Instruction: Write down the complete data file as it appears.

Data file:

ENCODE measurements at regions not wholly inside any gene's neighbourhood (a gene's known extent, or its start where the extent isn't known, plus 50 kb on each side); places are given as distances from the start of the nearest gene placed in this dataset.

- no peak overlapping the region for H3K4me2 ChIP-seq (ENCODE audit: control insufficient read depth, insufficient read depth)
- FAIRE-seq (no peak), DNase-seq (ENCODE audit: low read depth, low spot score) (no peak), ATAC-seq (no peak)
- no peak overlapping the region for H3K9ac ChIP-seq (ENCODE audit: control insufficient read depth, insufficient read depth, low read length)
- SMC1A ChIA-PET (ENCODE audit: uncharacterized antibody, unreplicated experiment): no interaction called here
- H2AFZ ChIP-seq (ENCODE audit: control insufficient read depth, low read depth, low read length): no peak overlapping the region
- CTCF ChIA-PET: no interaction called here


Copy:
ENCODE measurements at regions not wholly inside any gene's neighbourhood (a gene's known extent, or its start where the extent isn't known, plus 50 kb on each side); places are given as distances from the start of the nearest gene placed in this dataset.

- no peak overlapping the region for H3K4me2 ChIP-seq (ENCODE audit: control insufficient read depth, insufficient read depth)
- FAIRE-seq (no peak), DNase-seq (ENCODE audit: low read depth, low spot score) (no peak), ATAC-seq (no peak)
- no peak overlapping the region for H3K9ac ChIP-seq (ENCODE audit: control insufficient read depth, insufficient read depth, low read length)
- SMC1A ChIA-PET (ENCODE audit: uncharacterized antibody, unreplicated experiment): no interaction called here
- H2AFZ ChIP-seq (ENCODE audit: control insufficient read depth, low read depth, low read length): no peak overlapping the region
- CTCF ChIA-PET: no interaction called here